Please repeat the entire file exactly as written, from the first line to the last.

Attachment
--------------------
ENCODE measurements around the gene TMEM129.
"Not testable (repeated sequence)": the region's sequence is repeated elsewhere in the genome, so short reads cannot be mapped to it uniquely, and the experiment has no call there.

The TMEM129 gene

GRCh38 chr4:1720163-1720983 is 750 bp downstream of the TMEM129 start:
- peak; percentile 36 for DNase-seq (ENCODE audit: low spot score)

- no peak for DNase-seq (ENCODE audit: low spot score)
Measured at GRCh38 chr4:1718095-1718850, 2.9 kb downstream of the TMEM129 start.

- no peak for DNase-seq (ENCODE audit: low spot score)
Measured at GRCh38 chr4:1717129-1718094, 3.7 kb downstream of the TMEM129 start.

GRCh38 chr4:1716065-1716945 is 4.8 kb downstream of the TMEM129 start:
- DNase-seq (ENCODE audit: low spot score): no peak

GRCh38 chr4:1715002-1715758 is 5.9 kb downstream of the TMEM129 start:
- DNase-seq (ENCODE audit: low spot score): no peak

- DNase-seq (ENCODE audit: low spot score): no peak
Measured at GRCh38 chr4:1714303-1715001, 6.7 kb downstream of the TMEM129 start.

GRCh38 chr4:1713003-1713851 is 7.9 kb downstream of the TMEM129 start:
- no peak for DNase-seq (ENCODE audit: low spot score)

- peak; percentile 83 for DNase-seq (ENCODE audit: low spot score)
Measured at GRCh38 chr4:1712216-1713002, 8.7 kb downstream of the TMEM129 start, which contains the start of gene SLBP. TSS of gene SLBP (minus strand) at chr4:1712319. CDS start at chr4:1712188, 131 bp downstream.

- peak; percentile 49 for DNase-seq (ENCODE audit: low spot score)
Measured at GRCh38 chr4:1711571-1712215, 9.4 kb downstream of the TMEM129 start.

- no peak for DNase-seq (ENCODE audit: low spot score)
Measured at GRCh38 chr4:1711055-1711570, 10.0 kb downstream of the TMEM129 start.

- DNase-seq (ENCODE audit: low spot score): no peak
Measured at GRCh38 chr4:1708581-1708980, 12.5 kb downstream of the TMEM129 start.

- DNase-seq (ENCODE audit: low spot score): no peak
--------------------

ENCODE measurements around the gene TMEM129.
"Not testable (repeated sequence)": the region's sequence is repeated elsewhere in the genome, so short reads cannot be mapped to it uniquely, and the experiment has no call there.

The TMEM129 gene

GRCh38 chr4:1720163-1720983 is 750 bp downstream of the TMEM129 start:
- peak; percentile 36 for DNase-seq (ENCODE audit: low spot score)

- no peak for DNase-seq (ENCODE audit: low spot score)
Measured at GRCh38 chr4:1718095-1718850, 2.9 kb downstream of the TMEM129 start.

- no peak for DNase-seq (ENCODE audit: low spot score)
Measured at GRCh38 chr4:1717129-1718094, 3.7 kb downstream of the TMEM129 start.

GRCh38 chr4:1716065-1716945 is 4.8 kb downstream of the TMEM129 start:
- DNase-seq (ENCODE audit: low spot score): no peak

GRCh38 chr4:1715002-1715758 is 5.9 kb downstream of the TMEM129 start:
- DNase-seq (ENCODE audit: low spot score): no peak

- DNase-seq (ENCODE audit: low spot score): no peak
Measured at GRCh38 chr4:1714303-1715001, 6.7 kb downstream of the TMEM129 start.

GRCh38 chr4:1713003-1713851 is 7.9 kb downstream of the TMEM129 start:
- no peak for DNase-seq (ENCODE audit: low spot score)

- peak; percentile 83 for DNase-seq (ENCODE audit: low spot score)
Measured at GRCh38 chr4:1712216-1713002, 8.7 kb downstream of the TMEM129 start, which contains the start of gene SLBP. TSS of gene SLBP (minus strand) at chr4:1712319. CDS start at chr4:1712188, 131 bp downstream.

- peak; percentile 49 for DNase-seq (ENCODE audit: low spot score)
Measured at GRCh38 chr4:1711571-1712215, 9.4 kb downstream of the TMEM129 start.

- no peak for DNase-seq (ENCODE audit: low spot score)
Measured at GRCh38 chr4:1711055-1711570, 10.0 kb downstream of the TMEM129 start.

- DNase-seq (ENCODE audit: low spot score): no peak
Measured at GRCh38 chr4:1708581-1708980, 12.5 kb downstream of the TMEM129 start.

- DNase-seq (ENCODE audit: low spot score): no peak